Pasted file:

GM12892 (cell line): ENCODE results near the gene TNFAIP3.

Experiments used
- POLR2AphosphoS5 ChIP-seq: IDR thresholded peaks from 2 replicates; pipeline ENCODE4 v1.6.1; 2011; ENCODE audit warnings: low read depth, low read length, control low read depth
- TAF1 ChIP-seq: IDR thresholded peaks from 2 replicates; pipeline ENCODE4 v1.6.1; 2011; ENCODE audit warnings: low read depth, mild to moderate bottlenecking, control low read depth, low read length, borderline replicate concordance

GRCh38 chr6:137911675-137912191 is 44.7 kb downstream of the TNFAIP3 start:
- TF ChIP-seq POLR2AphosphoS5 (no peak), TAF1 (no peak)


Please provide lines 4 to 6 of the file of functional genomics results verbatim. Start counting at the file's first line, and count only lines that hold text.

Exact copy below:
- TAF1 ChIP-seq: IDR thresholded peaks from 2 replicates; pipeline ENCODE4 v1.6.1; 2011; ENCODE audit warnings: low read depth, mild to moderate bottlenecking, control low read depth, low read length, borderline replicate concordance

GRCh38 chr6:137911675-137912191 is 44.7 kb downstream of the TNFAIP3 start:
- TF ChIP-seq POLR2AphosphoS5 (no peak), TAF1 (no peak)